World English Bible
For though I made you sorry with my letter, I do not regret it, though I did regret it. For I see that my letter made you sorry, though just for a while.
Young's Literal Translation
because even if I made you sorry in the letter, I do not repent -- if even I did repent -- for I perceive that the letter, even if for an hour, did make you sorry.
|Matthew Henry's Concise Commentary|
7:5-11 There were fightings without, or continual contentions with, and opposition from Jews and Gentiles; and there were fears within, and great concern for such as had embraced the Christian faith. But God comforts those who are cast down. We should look above and beyond all means and instruments, to God, as the author of all the consolation and good we enjoy. Sorrow according to the will of God, tending to the glory of God, and wrought by the Spirit of God, renders the heart humble, contrite, submissive, disposed to mortify every sin, and to walk in newness of life. And this repentance is connected with saving faith in Christ, and an interest in his atonement. There is a great difference between this sorrow of a godly sort, and the sorrow of the world. The happy fruits of true repentance are mentioned. Where the heart is changed, the life and actions will be changed. It wrought indignation at sin, at themselves, at the tempter and his instruments. It wrought a fear of watchfulness, and a cautious fear of sin. It wrought desire to be reconciled with God. It wrought zeal for duty, and against sin. It wrought revenge against sin and their own folly, by endeavours to make satisfaction for injuries done thereby. Deep humility before God, hatred of all sin, with faith in Christ, a new heart and a new life, make repentance unto salvation. May the Lord bestow it on every one of us.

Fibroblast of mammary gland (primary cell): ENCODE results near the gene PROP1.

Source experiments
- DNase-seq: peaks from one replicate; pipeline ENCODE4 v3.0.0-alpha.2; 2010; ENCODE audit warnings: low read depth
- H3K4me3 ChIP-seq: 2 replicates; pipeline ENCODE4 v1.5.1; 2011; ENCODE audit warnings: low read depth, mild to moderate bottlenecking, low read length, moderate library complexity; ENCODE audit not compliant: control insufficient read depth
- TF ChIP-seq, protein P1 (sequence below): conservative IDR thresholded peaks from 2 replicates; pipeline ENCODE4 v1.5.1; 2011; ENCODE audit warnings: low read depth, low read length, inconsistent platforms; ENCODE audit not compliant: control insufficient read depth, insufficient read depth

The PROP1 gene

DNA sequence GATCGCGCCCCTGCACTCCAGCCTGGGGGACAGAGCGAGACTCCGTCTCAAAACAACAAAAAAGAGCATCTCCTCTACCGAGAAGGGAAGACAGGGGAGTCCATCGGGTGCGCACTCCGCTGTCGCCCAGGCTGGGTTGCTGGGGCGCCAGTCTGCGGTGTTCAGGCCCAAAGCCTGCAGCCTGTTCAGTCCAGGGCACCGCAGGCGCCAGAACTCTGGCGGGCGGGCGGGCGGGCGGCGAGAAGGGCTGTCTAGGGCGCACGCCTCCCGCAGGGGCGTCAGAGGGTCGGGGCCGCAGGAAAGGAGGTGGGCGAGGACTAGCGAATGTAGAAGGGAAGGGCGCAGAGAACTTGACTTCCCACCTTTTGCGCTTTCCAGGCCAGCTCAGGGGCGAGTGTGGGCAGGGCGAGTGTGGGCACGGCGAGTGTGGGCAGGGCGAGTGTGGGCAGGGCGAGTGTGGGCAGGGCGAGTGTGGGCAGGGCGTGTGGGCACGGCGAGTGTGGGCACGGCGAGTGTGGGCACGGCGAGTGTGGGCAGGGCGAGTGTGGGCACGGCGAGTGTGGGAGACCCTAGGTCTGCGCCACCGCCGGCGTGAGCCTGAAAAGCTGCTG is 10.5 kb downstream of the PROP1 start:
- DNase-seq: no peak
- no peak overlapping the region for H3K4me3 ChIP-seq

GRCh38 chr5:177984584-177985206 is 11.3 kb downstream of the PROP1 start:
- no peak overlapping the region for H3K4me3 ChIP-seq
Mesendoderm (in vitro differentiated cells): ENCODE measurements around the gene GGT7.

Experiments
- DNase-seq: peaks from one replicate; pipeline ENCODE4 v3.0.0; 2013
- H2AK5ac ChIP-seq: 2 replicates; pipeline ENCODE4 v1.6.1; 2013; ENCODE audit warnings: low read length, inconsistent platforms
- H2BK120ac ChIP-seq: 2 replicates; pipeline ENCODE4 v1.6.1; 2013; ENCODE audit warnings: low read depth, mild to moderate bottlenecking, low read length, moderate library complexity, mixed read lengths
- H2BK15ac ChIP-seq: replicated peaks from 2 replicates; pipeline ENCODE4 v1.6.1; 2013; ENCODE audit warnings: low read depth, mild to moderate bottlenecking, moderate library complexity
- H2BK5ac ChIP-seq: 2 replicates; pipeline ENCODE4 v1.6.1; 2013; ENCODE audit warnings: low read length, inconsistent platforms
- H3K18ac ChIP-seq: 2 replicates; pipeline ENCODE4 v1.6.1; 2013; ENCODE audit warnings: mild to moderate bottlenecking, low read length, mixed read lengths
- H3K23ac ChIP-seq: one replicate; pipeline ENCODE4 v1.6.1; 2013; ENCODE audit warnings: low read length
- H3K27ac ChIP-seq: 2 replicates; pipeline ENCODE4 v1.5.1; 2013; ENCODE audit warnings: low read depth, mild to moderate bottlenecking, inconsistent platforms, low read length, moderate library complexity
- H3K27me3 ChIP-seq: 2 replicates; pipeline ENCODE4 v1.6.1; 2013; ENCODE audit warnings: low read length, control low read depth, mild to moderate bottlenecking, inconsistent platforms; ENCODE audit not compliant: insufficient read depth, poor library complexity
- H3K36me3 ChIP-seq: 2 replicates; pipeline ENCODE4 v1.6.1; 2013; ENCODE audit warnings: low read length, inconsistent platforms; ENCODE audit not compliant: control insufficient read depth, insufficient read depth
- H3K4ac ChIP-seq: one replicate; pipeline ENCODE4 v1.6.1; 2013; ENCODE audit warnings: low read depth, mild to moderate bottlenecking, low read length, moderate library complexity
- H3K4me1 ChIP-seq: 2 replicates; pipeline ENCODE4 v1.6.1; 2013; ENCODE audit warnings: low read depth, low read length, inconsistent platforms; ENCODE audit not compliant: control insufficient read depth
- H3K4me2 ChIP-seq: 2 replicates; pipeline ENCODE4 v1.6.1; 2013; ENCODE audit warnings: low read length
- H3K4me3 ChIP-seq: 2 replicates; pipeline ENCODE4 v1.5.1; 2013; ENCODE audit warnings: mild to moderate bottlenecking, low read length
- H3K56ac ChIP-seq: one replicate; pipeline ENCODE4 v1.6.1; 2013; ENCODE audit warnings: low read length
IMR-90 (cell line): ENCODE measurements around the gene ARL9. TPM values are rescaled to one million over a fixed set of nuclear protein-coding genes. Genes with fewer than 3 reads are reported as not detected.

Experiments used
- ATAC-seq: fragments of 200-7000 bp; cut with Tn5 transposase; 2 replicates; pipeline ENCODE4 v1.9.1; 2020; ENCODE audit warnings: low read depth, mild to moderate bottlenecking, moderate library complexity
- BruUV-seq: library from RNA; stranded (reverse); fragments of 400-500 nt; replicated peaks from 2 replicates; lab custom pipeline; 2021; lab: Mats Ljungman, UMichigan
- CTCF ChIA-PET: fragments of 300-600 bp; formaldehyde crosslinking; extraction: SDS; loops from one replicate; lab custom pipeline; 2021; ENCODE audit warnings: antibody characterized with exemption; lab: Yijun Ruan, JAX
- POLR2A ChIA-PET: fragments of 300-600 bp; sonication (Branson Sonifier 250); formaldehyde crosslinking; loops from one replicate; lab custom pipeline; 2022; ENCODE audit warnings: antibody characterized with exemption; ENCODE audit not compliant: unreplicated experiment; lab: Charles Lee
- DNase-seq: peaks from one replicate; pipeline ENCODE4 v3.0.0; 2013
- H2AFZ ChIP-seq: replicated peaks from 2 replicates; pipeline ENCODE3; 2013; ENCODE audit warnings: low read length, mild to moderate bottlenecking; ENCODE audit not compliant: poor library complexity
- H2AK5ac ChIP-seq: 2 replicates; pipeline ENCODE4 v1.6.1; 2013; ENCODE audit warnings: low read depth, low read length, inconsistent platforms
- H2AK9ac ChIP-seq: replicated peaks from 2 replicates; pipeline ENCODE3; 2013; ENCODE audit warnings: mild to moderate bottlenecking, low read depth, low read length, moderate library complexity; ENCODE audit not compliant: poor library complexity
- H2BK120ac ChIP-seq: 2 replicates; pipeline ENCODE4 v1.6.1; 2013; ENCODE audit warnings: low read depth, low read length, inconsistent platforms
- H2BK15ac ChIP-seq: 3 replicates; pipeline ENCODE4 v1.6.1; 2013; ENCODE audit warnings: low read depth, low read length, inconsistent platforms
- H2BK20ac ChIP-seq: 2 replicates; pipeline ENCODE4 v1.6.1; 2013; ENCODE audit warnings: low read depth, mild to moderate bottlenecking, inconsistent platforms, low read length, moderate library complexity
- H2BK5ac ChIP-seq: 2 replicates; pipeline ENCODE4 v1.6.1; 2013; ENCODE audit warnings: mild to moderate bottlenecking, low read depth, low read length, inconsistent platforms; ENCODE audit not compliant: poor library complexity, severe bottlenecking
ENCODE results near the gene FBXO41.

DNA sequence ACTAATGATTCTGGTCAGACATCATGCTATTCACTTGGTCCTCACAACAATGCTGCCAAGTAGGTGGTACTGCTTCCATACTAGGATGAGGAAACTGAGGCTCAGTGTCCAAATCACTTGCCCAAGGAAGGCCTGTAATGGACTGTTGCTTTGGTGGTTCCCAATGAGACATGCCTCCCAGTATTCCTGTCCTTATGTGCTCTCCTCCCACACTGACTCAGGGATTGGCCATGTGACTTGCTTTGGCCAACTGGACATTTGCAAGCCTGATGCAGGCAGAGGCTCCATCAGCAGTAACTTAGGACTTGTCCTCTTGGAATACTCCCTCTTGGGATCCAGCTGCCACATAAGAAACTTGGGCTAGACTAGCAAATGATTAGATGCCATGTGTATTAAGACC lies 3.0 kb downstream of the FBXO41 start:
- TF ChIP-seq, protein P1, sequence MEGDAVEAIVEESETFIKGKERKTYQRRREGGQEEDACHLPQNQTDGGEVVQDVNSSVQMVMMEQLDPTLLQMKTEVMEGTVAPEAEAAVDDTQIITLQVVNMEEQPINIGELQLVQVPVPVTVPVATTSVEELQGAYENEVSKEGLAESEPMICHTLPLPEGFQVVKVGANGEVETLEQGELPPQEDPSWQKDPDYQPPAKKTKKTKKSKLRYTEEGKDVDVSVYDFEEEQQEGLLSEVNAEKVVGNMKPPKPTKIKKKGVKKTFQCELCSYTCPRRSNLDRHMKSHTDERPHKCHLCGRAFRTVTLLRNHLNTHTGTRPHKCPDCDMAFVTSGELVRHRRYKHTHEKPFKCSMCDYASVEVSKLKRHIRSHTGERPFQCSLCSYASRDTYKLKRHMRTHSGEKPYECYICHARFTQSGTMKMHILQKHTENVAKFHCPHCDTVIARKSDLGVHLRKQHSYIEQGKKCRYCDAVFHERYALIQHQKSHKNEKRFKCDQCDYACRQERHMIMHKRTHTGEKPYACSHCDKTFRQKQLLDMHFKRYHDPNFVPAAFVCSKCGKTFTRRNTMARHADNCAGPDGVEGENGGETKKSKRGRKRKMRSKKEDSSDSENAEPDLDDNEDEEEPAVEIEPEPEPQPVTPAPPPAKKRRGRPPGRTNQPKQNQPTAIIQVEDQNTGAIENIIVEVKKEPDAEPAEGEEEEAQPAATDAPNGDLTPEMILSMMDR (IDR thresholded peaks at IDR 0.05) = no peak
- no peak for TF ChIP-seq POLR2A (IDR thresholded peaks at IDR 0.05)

Verse 8. - With a letter; rather, with my Epistle. Probably the First Epistle, though some suppose that the allusion is to a lost intermediate letter. I do not repent, though I did repent; better, I do not regret it. Every one has experienced the anxiety which has followed the despatch of some painful letter. If it does good, well; but perhaps it may do harm. The severity was called for; it seemed a duty to write severely. But how will the rebuke be received? Might we not have done better if we had used language less uncompromisingly stern? As St. Paul thought with intense anxiety that perhaps in his zeal for truth he may have irrevocably alienated the feelings of the Corinthians, whom, with all their grave faults, he loved, a moment came when he actually regretted what he had written. He himself assures us that he had this feeling. Those who try all kinds of fantastic hypotheses and tortuous exegesis to explain away this phrase as though it were inconsistent with St. Paul's inspiration, go to Scripture to find there their own a priori dogmas, not to seek what Scripture really says. The doctrine of inspiration is not the fetish into which it has been degraded by formal systems of scholastic theology. Inspiration was not a mechanical dictation of words, but the influence of the Holy Ghost in the hearts of men who retained all their own natural emotions. For I perceive, etc. There are various ways of taking this clause. Nothing, however, is simpler than to regard it as a parenthetic remark (for I see that that Epistle, though it were but for a time, saddened you). Though it were but for a season. (For the phrase, see Philemon 1:15; Galatians 2:5.) He means to say that their grief will at any rate cease when they receive this letter, and he can bear the thought of having pained them when he remembers the brevity of their grief and the good effects which resulted from it.